The Well-Tempered Ear

Classical music: They made chamber music hip. The “forever young” Kronos Quartet turns 40 -– after changing the business model of recording, the repertoire of string quartets, and the public’s taste in chamber music.

April 5, 2014
2 Comments

By Jacob Stockinger

They made chamber music hip when it used to be square.

I’m talking about the Kronos String Quartet, which for decades has, in Bob Dylan’s famous lyrics, remained “Forever Young.”

But they aren’t young except in spirit, where it really counts.

In case you missed it, a week ago Friday was the 40th anniversary of the internationally acclaimed and ever-performing, ever-recording, ever-commissioning and ever-morphing Kronos Quartet (below).

Kronos Quartet

The Kronos Quartet, which has a local Wisconsin tie through the original cellist Jean Jeanrenaud (below), who  retired in 1998 from the group and its hectic touring, made history in many ways.

Joan Jeanrenaud

For one, the Kronos changed the notion and model of string quartets and chamber music in general. They were unafraid to go electric when needed. And so they expanded the audience for string quartets and chamber music to younger people.

The Kronos focused on modern and contemporary music and commissioned hundreds of new works from contemporary composers. That is a formidable legacy for the future.

The Kronos focused on crossover music and broke the mold of separate categories. (Below, they are playing outdoors in Warsaw, Poland, in 2006.)

Kronos quartet outdoors in warsaw in 2006

The Kronos focused on ethnic music and Third World composers. (Below, they are playing with celebrated Chinese pipa player Wu Man, who is in the center of the photo.)

kronos quartet with chinese wu man

In the end, they sold millions of recordings and helped change the business model that string quartets and chamber music used to survive and prosper. (Below, they are performing on the BBC Radio in 2012.)

Kronos Quartet plyaing on BBC Radio 2012

Some critics of the Kronos might say they didn’t change it for the better. But what the Kronos did has remained permanent and popular. It changed the scene for many quartets that came after them, including the popular Quartetto Gelato and the Turtle Island String Quartet.

So to catch up with all that the Kronos represents, here are links to some pieces from background history and backstories to concert reviews.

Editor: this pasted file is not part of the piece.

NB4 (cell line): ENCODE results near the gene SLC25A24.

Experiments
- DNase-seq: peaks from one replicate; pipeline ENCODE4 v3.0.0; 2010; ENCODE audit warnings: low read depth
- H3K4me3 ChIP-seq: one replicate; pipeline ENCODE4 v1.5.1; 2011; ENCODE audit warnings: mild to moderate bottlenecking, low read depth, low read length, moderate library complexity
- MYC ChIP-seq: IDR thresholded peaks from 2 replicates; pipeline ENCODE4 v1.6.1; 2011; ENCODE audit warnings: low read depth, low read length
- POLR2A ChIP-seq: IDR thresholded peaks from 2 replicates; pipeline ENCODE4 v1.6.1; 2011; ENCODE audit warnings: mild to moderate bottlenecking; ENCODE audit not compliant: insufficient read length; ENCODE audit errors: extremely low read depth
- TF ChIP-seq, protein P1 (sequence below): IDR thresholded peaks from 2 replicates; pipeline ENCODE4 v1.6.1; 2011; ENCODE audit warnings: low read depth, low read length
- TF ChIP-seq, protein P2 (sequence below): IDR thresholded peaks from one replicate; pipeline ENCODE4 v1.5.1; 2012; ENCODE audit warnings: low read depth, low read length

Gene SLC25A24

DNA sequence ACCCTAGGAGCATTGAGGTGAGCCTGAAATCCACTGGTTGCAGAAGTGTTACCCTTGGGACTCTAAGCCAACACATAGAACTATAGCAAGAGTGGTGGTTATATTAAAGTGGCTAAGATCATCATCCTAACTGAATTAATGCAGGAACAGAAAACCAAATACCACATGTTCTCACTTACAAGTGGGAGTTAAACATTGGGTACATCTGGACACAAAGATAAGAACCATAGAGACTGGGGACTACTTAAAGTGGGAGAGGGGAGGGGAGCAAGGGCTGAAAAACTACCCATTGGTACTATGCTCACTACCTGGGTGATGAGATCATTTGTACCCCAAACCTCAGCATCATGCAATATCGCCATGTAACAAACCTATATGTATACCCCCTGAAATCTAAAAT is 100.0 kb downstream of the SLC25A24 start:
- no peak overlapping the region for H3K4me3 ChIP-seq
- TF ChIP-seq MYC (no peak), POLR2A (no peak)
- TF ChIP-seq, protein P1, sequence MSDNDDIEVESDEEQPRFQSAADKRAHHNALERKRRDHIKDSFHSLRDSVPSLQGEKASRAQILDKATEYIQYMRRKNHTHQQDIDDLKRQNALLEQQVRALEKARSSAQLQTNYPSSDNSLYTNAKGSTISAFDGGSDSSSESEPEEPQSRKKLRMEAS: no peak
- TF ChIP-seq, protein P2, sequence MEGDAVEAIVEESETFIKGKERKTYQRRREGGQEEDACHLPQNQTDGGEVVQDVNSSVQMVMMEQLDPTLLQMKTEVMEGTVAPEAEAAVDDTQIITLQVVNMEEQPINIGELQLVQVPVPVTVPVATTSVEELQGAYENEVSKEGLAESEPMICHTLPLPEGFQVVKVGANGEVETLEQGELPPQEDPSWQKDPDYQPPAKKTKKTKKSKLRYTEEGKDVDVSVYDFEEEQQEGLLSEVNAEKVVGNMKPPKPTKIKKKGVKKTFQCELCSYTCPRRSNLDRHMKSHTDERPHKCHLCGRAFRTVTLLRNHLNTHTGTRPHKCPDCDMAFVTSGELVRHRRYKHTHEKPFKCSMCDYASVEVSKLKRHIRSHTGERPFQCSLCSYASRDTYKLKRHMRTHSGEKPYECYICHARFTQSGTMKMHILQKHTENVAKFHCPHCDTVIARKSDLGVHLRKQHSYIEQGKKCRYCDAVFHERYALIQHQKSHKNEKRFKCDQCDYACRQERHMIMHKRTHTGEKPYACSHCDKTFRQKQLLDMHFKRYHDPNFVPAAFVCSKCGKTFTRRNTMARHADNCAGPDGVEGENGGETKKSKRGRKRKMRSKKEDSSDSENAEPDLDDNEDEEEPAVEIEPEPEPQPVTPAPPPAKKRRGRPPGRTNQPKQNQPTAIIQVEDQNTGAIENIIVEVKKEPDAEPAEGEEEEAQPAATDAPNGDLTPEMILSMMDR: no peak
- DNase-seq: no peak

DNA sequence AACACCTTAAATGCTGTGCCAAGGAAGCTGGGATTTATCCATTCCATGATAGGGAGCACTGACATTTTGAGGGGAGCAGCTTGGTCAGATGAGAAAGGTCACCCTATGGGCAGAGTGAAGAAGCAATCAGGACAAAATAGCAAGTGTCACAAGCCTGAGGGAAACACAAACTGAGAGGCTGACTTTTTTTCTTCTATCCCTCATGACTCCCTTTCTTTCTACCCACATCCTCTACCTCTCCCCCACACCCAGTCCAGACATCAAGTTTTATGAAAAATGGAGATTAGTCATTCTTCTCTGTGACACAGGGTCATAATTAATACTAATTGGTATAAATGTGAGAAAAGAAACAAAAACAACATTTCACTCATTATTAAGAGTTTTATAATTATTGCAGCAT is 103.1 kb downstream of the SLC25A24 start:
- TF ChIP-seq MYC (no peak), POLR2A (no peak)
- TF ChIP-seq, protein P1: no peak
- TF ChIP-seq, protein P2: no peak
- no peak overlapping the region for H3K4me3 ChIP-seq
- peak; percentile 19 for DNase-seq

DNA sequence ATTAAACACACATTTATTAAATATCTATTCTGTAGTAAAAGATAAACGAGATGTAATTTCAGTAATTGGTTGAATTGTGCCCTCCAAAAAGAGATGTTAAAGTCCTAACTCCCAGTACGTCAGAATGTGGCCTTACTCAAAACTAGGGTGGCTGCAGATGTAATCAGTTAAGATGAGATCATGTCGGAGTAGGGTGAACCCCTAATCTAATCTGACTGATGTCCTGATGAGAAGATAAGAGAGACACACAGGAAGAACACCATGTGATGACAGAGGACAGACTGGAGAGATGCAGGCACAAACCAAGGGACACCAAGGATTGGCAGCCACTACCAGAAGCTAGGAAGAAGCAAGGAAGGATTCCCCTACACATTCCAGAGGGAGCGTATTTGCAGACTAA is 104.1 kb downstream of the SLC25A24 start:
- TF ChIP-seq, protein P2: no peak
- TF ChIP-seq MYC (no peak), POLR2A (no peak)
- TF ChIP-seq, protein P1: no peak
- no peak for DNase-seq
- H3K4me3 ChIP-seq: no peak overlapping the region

Here is the story that was on NPR:

http://www.npr.org/blogs/deceptivecadence/2014/03/27/294780979/the-kronos-quartet-still-daring-after-all-these-years

And here is a link to the NPR blog “Deceptive Cadence” that also offers sounds samples of pioneering work done by the Kronos. (Below, in 2013 in photo by Jay Blakesberg.)

http://www.npr.org/blogs/deceptivecadence/2014/03/25/293849927/kronos-quartet-at-40-songs-we-love

kronos quartet 2013 CR jay blakesberg

Here is a fine, comprehensive profile by The New York Times:

http://www.nytimes.com/2014/03/23/arts/music/kronos-quartets-40-year-adventure.html?_r=0

Here is a review of the concert in Carnegie Hall that appeared in the New York Times:

http://www.nytimes.com/2014/03/31/arts/music/kronos-quartets-wide-interests-project-from-the-stage.html?_r=0

Plus here is a review of the same program done earlier on the West Coast by The Los Angles Times:

http://www.latimes.com/entertainment/arts/culture/la-et-cm-kronos-quartet-review-20140317,0,4644880.story#axzz2xe4TjZSL

The Ear likes a lot of the Kronos’ work. But curiously I prefer some of the ethnic and crossover music -– a version of rock and roll icon Jimi Hendrix’s “Purple Haze” (in a popular YouTube video at the bottom) is the famous example — better than much of the contemporary stuff.

Two of my favorite Kronos CDs are “Pieces of Africa,” with its contagious rhythms, and “Winter Was Hard,” with its short but intense miniatures that included both early music and new music.

kronos winter-was hard CD

Kronos_Quartet-Pieces_Of_Africa-Frontal

What is your favorite Kronos Quartet album or even single performance?

And what role did the Kronos Quartet play in your own appreciation of chamber music, especially string quartets, and contemporary classical  music or new music?

The Ear wants to hear.

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